I am not interested in the accuracy of the landscape (I know it limitations), but it is more that it is done as expected/defined.
    Thanks.

    All the best,

    Victor

     

  • Anonymous
    2013-01-20

    As far as I can make out the Spherical landscapes are mapped to a two dimensional display of a 3D globe by a standard algorithm. The top of the picture is the north pole and the bottom is the south pole the left edge is mapped to +90 (E) and is laid down in a E S W N direction and finishes at +90.

    I would expect that the centre of the first (LHS) vertical row of pixels (pixel 1h) will be aligned to +90. The remaining pixels will be aligned with the mathmatically calculated conversion to a screen location representing the Alt/Azm position.

    I think the information you are looking for will be best found by looking at the methods of making and displaying spherical images on a plane surface

    In regard to those files You will need to get the source code from the stellarium site and have a knowledge of C++ programming. Look in the wiki, Building in Windows, Mac or linux and follow the instructions.

    As I said before, I looked at your "landscape" and while it follows the spherical landscape protocol it is only a horizon contour not a true picturesque landscape in the Stellarium manner so it was difficult for me to relate pixels to azimuth bearings.

    Barry

     
    • VReijs
      VReijs
      2013-01-21

      Hello barry,

      As said: zenith and nadir look to be done well (see the dots in the zenith and nadir in my provided landscape). But the azimuth is not done well: see also the example. It doe snot start at EAST (90), but one pixel more.

      As my landscape is a simple horizon (contour or not, it is a landscape), you can see in the png file that in horizon pixel column 0 and 2047 there are a few white dots in the black landscape (below the skyline). And these dots (in pixel column 0) are not mapped on the 90 East (precise) point, but one pixel (and more) towards the south.

      I have the idea that the pixel mapping is not in the LandscapeMgr.cpp file (at least I see no coordinate transform, which normally are obvious formula). But if someone can direct me where to find this mapping of a landscape file to the azimuth scale, I certainly want to look (I can read most languages; coding is something different;-)

       
  • barrykgerdes
    barrykgerdes
    2013-01-21

    OK Victor

    I have examined the landscape and mapped the LH edge as pixel 0,512. I can see how the landscape is positioned with half the pixel at 90+ and half at 90-.Also the fact that the landscape does not wrap perfectly. This will be due to the algorithm Stellarium uses to generate and display the sphere. This algorithm may be a universal sub called and not part of the Stellarium display. So what is your point. I don't think it is of any consequence as far as Stellarium is concerned in the display of a landscape.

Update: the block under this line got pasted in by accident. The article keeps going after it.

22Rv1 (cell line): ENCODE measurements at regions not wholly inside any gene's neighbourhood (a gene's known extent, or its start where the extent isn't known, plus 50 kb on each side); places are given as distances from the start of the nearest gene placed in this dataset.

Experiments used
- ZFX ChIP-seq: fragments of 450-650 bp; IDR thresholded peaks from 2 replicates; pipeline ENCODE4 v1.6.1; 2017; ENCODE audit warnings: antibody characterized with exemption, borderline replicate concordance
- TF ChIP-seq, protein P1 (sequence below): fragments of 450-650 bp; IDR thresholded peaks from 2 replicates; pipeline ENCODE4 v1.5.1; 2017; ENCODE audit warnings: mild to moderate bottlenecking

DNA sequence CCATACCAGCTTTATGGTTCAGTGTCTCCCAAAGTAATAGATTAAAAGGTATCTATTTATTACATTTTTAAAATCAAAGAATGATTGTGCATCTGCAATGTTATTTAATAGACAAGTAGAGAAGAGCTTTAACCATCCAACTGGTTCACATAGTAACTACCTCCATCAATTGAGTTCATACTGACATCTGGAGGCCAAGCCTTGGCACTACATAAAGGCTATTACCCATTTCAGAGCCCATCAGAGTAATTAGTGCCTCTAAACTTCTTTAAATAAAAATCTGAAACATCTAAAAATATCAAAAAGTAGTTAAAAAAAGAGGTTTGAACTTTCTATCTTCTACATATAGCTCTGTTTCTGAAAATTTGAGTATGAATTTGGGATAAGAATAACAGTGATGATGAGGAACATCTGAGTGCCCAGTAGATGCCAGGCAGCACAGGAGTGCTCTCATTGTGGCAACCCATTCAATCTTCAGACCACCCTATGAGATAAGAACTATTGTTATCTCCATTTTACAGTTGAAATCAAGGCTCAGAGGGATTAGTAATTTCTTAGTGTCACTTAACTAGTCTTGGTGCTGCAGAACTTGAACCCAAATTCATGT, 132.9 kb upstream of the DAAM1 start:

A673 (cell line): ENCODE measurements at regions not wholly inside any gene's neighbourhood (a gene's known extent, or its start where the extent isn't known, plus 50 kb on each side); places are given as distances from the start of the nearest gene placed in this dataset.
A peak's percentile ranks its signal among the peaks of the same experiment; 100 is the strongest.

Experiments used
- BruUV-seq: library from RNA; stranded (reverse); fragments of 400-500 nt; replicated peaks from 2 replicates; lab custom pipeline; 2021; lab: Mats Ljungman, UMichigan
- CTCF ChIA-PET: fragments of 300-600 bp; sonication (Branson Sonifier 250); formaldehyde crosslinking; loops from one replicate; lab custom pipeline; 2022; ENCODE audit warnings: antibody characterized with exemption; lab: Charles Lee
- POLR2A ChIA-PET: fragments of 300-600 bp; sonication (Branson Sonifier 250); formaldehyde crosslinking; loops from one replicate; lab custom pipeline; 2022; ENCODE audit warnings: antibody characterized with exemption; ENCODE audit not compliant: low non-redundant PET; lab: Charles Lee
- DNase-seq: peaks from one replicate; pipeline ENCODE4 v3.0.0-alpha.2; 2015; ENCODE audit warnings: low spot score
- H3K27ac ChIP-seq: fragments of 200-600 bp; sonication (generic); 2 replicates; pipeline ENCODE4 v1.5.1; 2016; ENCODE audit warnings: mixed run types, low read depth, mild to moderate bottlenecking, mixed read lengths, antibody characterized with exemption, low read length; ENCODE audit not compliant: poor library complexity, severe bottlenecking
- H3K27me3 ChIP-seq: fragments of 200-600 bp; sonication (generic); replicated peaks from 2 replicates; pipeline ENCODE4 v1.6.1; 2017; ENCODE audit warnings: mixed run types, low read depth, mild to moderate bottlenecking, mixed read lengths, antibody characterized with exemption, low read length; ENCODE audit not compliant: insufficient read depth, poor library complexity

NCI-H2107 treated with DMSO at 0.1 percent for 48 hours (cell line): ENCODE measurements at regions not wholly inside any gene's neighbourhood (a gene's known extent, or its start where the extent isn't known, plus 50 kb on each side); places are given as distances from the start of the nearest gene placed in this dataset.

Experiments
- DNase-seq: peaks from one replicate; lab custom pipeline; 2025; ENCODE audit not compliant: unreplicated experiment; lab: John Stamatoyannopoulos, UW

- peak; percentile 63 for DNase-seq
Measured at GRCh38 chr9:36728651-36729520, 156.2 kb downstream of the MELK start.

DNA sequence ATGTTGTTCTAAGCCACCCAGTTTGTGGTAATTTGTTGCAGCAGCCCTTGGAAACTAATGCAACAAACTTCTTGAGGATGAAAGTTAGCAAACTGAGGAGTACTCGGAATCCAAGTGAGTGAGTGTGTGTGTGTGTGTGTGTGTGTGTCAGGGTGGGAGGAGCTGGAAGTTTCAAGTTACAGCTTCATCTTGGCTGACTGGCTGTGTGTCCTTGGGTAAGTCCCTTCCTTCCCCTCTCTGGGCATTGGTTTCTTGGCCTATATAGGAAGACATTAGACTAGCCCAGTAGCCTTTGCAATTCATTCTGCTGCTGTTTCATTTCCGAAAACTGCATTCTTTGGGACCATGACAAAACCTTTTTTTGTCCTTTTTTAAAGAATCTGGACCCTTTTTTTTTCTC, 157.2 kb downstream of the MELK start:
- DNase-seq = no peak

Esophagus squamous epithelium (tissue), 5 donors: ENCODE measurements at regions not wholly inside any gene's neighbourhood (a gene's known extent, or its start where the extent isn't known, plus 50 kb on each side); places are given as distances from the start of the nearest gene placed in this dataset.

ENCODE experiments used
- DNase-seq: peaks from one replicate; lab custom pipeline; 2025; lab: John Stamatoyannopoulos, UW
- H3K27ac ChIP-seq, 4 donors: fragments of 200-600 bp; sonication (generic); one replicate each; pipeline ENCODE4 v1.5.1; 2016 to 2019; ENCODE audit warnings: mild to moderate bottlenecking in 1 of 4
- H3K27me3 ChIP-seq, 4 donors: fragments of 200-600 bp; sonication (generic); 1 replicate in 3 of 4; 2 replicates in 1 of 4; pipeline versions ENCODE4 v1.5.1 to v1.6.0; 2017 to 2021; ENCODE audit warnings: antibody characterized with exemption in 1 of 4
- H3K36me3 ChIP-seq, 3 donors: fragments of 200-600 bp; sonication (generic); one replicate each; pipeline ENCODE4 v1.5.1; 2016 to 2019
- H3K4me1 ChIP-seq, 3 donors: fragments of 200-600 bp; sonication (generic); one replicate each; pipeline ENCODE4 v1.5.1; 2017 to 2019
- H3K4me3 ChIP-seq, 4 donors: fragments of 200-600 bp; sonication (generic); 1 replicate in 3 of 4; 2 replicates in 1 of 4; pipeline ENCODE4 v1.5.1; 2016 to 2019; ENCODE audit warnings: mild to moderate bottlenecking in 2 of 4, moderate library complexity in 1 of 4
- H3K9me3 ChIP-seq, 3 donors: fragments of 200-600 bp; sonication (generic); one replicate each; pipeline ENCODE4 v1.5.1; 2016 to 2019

As far as accuracy goes I use a 10 panel old style landscape that is carefully sized and positioned to give a very good representation of the tree lined horizon. That does in fact show the stars through the trees in their correct aspect when viewed from the source of the landscape.

    Barry

     
    Last edit: barrykgerdes 2013-01-21
    • VReijs
      VReijs
      2013-01-21

      Hello Barry,

      On 21 January 2013 20:53, barrykgerdes barrykgerdes@users.sf.net wrote:

      I have examined the landscape and mapped the LH edge as pixel 0,512. I can
      see how the landscape is positioned with half the pixel at 90+ and half at
      90-.Also the fact that the landscape does not wrap perfectly. This will be
      due to the algorithm Stellarium uses to generate and displwy the sphere.
      This algorithm may be a universal sub called and not part of the Stellarium
      display. So what is your point.

      Precisely what you now also state: Nothing more nothing less. Of course one
      could say: it is not important. I am just observing this and sometimes
      things like this is just a small coding 'error' (like instead of starting
      with 0 one starts with 1..) But also the end is somewhat undefined
      perhaps..
      That is why looking at the code (as you propose) is indeed handy (but I am
      not able to find it (but it might be part of an external package...).

      But I am glad you see the same issue as I;-)

      All the best,

      Victor

       
  • barrykgerdes
    barrykgerdes
    2013-01-21

    Hi Victor

    I had a look at my hi-res landscape. This landscape has been processed in a panorama generating program to make the panel joins as accurate and invisible as possible including the start/finish of the landscape. The display starts at -25 degrees as defined in the *.ini file ( reference zero being to east as + 90 degrees) but I cannot discern whether it is a half pixel or not. Zooming to pixel level does not display a single pixel. The resolution of the landscape is better than 2cm at a distance of 20 metres.

    The method of display of the multi-panel landscapes uses a different procedure than the Sphericals.

    Barry

     
    Last edit: barrykgerdes 2013-01-21
    • VReijs
      VReijs
      2013-01-21

      I will try these panels and see what happens! THANKS.

      On 21 January 2013 22:00, barrykgerdes barrykgerdes@users.sf.net wrote:

      Hi Victor

      I had a look at my hi-res landscape. This landscape has been processed in
      a panorama generating program to make the panel joins as accurate and
      invisible as possible including the start/finish of the landscape. The
      display starts a -25 degrees as defined in the *.ini file ( reference zero
      being to east as + 90 degrees) but I cannot discern whether it is a half
      pixel or not. Zooming to pixel level does not display a single pixel. The
      resolution of the landscape is better than 2cm at a distance of 20 metres.

      The method of display of the multi-panel landscapes uses a different
      procedure than the Sphericals.

      Barry

      Landscape pixel definitionhttps://sourceforge.net/p/stellarium/discussion/278769/thread/7b990613/?limit=25#7f20